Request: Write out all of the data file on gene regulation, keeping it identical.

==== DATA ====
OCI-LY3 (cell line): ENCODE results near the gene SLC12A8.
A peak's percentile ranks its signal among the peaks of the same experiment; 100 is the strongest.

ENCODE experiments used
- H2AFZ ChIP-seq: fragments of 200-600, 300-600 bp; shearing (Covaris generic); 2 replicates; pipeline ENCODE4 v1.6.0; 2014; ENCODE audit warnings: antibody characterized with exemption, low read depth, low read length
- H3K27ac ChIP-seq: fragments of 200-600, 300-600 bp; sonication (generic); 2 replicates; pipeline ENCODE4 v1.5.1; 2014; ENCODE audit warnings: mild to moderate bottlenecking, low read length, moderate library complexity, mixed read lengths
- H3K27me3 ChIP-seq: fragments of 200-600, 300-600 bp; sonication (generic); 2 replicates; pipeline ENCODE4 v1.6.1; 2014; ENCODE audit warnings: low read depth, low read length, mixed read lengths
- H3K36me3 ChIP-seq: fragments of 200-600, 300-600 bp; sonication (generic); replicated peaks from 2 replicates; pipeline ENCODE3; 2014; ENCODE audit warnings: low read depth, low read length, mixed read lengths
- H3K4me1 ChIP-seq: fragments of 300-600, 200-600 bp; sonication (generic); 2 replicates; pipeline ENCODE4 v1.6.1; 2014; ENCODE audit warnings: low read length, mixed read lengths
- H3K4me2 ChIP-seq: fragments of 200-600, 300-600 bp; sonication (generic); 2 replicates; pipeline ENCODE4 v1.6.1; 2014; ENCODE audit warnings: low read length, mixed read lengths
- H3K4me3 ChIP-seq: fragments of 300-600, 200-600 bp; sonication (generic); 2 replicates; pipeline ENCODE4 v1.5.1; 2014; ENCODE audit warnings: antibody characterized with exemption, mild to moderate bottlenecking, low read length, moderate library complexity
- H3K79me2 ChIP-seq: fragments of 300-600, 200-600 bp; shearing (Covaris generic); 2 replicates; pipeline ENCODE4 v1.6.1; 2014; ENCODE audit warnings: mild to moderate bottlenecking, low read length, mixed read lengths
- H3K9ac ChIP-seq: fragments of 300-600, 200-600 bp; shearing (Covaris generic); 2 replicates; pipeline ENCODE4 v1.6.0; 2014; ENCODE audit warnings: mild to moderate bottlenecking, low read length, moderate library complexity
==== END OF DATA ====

OCI-LY3 (cell line): ENCODE results near the gene SLC12A8.
A peak's percentile ranks its signal among the peaks of the same experiment; 100 is the strongest.

ENCODE experiments used
- H2AFZ ChIP-seq: fragments of 200-600, 300-600 bp; shearing (Covaris generic); 2 replicates; pipeline ENCODE4 v1.6.0; 2014; ENCODE audit warnings: antibody characterized with exemption, low read depth, low read length
- H3K27ac ChIP-seq: fragments of 200-600, 300-600 bp; sonication (generic); 2 replicates; pipeline ENCODE4 v1.5.1; 2014; ENCODE audit warnings: mild to moderate bottlenecking, low read length, moderate library complexity, mixed read lengths
- H3K27me3 ChIP-seq: fragments of 200-600, 300-600 bp; sonication (generic); 2 replicates; pipeline ENCODE4 v1.6.1; 2014; ENCODE audit warnings: low read depth, low read length, mixed read lengths
- H3K36me3 ChIP-seq: fragments of 200-600, 300-600 bp; sonication (generic); replicated peaks from 2 replicates; pipeline ENCODE3; 2014; ENCODE audit warnings: low read depth, low read length, mixed read lengths
- H3K4me1 ChIP-seq: fragments of 300-600, 200-600 bp; sonication (generic); 2 replicates; pipeline ENCODE4 v1.6.1; 2014; ENCODE audit warnings: low read length, mixed read lengths
- H3K4me2 ChIP-seq: fragments of 200-600, 300-600 bp; sonication (generic); 2 replicates; pipeline ENCODE4 v1.6.1; 2014; ENCODE audit warnings: low read length, mixed read lengths
- H3K4me3 ChIP-seq: fragments of 300-600, 200-600 bp; sonication (generic); 2 replicates; pipeline ENCODE4 v1.5.1; 2014; ENCODE audit warnings: antibody characterized with exemption, mild to moderate bottlenecking, low read length, moderate library complexity
- H3K79me2 ChIP-seq: fragments of 300-600, 200-600 bp; shearing (Covaris generic); 2 replicates; pipeline ENCODE4 v1.6.1; 2014; ENCODE audit warnings: mild to moderate bottlenecking, low read length, mixed read lengths
- H3K9ac ChIP-seq: fragments of 300-600, 200-600 bp; shearing (Covaris generic); 2 replicates; pipeline ENCODE4 v1.6.0; 2014; ENCODE audit warnings: mild to moderate bottlenecking, low read length, moderate library complexity